Sometimes a new ad gets back slightly higher response rates than your old one. so you aren’t completely sure your new ad is superior. Deciding whether to replace the old ad with the new one is crucial now. Here’s a way to be more certain that your new ad is superior, or isn’t…
This requires some statistics. If you have the average (or overall) response response rate for your old ad, and at least one test campaign’s worth of response rate for the new ad, then you can do a one-tailed hypothesis test using proportions with a 5% level of significance (examples here)
Here’s an example. Suppose your old ad has been getting an overall conversion rate of 3.1% (.031). Then you send out 1000 fliers of your new ad, which gets back a conversion rate of 3.3% (.033). With a 5% level of significance, is your new ad superior to your old ad?
The hypothesis is:
H0: p* = .031 H1: p* > .031
p* = .033 p = .031 n = 1000 and Zc =1.645
Z = (p*-p)/√(p(1-p)/n) = (.033-.031)/√(.031(.969)/1000) = .365.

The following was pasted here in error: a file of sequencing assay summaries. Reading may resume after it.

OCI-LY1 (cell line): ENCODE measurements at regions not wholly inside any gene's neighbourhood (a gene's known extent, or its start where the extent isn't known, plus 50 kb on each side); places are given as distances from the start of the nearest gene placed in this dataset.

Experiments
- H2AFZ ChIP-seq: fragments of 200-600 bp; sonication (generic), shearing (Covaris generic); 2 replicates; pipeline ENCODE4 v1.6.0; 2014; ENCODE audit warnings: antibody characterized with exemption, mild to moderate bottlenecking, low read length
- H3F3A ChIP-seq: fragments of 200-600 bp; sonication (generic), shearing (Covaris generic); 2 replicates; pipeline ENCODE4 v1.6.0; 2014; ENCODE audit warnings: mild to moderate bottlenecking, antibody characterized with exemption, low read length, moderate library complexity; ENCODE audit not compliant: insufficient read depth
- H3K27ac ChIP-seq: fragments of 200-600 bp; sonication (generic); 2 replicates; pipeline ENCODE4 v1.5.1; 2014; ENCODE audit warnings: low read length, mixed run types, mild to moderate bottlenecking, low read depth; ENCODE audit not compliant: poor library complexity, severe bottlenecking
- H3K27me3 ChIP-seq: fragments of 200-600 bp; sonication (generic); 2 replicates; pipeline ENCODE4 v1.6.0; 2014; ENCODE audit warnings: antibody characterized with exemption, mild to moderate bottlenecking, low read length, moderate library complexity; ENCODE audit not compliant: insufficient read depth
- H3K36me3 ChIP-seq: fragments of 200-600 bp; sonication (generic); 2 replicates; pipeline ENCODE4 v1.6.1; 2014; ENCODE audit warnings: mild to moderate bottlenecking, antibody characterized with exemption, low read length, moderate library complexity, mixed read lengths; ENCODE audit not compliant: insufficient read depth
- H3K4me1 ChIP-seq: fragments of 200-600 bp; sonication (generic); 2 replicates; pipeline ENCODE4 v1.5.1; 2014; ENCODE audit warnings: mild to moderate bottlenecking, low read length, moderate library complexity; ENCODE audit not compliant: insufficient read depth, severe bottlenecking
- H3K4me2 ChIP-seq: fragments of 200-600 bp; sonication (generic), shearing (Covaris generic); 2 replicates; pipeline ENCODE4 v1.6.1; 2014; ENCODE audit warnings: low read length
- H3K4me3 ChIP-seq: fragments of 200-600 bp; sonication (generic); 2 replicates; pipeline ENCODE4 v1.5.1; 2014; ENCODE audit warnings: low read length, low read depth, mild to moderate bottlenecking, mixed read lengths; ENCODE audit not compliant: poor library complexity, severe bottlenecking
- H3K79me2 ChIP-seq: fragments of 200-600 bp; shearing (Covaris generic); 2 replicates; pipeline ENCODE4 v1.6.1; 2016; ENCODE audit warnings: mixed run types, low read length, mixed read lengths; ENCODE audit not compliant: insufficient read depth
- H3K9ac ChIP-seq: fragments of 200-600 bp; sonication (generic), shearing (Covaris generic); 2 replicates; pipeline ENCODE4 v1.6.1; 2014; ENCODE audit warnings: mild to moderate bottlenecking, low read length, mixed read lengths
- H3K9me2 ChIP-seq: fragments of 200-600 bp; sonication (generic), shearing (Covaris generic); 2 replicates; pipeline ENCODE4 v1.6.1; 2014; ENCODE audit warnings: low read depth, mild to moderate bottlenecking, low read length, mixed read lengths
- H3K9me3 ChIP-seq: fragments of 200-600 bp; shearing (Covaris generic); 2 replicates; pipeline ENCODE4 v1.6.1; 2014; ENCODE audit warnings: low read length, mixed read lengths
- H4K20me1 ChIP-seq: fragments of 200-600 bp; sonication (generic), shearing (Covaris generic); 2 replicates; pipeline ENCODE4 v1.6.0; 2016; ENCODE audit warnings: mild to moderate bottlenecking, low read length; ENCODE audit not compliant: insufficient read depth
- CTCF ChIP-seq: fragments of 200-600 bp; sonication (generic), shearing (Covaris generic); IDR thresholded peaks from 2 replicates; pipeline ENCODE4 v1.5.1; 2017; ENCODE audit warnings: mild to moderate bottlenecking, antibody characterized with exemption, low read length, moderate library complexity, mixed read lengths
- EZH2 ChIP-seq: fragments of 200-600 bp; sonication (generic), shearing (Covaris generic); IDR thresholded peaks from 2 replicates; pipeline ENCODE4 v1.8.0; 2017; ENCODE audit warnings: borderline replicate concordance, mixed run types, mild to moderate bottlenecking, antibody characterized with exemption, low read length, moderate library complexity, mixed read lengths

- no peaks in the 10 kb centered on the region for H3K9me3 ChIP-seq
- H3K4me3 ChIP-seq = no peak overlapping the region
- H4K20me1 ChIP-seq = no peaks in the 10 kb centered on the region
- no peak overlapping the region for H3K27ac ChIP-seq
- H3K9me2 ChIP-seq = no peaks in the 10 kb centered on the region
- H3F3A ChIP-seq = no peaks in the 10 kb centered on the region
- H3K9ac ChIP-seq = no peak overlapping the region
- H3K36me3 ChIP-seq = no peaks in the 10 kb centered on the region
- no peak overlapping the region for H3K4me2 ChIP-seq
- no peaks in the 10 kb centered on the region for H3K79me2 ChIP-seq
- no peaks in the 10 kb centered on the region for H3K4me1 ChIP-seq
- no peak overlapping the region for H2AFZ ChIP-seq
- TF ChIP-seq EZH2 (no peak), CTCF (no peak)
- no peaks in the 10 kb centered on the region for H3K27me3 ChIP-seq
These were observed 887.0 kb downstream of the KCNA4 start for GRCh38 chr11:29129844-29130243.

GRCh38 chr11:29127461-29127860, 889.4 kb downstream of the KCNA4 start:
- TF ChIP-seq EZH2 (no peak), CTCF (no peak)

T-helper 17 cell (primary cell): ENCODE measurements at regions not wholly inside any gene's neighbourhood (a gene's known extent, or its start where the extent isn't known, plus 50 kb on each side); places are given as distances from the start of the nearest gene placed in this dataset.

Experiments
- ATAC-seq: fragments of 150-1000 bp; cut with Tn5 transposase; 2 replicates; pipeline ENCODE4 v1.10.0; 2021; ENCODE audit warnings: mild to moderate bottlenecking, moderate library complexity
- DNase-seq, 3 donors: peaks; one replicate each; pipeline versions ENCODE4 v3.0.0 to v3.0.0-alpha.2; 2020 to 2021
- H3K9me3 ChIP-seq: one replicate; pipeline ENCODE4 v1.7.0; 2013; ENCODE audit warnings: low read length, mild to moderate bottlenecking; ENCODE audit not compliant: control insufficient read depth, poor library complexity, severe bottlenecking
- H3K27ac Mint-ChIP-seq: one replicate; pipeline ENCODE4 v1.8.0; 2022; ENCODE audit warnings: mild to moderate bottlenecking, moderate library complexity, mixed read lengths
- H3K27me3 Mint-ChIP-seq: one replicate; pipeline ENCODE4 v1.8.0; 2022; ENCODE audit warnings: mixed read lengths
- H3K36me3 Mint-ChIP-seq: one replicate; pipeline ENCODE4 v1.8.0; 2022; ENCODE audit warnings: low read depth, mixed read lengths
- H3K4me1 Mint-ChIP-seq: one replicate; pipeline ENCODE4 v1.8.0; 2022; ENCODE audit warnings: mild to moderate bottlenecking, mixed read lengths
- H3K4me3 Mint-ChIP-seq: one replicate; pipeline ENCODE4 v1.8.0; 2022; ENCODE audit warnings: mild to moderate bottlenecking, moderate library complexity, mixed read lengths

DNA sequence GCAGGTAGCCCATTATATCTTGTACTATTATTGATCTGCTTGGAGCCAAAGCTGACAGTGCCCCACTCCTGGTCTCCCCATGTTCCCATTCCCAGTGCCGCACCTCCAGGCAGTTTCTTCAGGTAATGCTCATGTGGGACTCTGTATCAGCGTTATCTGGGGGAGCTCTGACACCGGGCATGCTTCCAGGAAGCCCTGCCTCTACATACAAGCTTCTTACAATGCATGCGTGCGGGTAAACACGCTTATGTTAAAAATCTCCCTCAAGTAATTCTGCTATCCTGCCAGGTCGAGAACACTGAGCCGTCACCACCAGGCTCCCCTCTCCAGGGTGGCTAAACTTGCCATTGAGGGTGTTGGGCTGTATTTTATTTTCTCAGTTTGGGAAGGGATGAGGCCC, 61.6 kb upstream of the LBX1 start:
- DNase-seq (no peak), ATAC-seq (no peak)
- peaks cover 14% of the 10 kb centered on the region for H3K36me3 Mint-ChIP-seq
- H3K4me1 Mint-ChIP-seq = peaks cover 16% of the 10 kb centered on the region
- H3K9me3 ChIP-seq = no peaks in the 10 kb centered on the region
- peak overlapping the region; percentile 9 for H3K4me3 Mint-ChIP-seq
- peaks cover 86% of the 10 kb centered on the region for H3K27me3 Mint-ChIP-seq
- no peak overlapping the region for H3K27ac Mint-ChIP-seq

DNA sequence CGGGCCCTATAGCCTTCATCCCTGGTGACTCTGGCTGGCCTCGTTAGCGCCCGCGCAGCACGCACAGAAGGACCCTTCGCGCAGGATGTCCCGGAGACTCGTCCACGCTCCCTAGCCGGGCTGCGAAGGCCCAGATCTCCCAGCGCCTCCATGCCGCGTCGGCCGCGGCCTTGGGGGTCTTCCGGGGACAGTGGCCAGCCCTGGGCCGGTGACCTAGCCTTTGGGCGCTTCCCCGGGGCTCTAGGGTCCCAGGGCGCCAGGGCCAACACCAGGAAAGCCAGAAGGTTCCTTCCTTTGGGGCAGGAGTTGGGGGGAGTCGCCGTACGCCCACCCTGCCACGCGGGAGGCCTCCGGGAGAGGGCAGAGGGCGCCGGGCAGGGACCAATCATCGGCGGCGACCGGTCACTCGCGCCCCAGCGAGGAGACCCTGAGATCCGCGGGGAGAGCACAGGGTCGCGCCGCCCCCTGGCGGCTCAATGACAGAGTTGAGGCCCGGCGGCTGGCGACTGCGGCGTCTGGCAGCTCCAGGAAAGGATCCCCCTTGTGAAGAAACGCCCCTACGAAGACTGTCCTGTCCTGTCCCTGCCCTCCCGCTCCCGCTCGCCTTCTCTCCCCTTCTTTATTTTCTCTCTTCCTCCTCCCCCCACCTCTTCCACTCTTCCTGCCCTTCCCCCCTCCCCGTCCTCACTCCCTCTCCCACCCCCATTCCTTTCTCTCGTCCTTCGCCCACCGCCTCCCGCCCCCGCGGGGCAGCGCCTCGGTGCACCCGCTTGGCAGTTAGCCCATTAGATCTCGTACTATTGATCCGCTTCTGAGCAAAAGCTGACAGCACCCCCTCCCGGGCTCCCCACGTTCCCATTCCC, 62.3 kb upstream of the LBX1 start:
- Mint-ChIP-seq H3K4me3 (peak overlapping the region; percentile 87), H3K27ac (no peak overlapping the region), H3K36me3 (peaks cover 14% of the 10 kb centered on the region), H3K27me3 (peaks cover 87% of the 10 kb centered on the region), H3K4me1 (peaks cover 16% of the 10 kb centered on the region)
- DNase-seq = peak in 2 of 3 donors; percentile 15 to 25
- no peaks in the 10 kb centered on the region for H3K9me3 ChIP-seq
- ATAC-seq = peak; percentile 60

Since .365 is less than your Zc of 1.645, there’s not enough evidence to prove that your new ad is superior to your old ad. It’s plausible that their response rates are fairly equal.
But don’t forget to look at your profit from two increased sales. From our example, are those 2 extra sales’ profit margins so significant to say that your new ad is that much more profitable than your old ad? What if each sale brought a profit of $50? how about $1000? Should you keep trying out this new ad, or try for something better and keep only your old ad until then?
Given these figures, you can come to perspective by statistical significance and profitability increases.
The most you can conclude from this example is that the new ad should be kept side to side with the old ad, and try another hypothesis test after your new ad has been used for a few months or so.
Or make more ads and do test campaigns on them until you find one that has statistically significantly higher conversion rates (a Z score higher than 1.65), and then replace your old ad with that winner.
Don’t replace old ads that work with new ones just for the sake of change. Let the numbers help you jump wisely.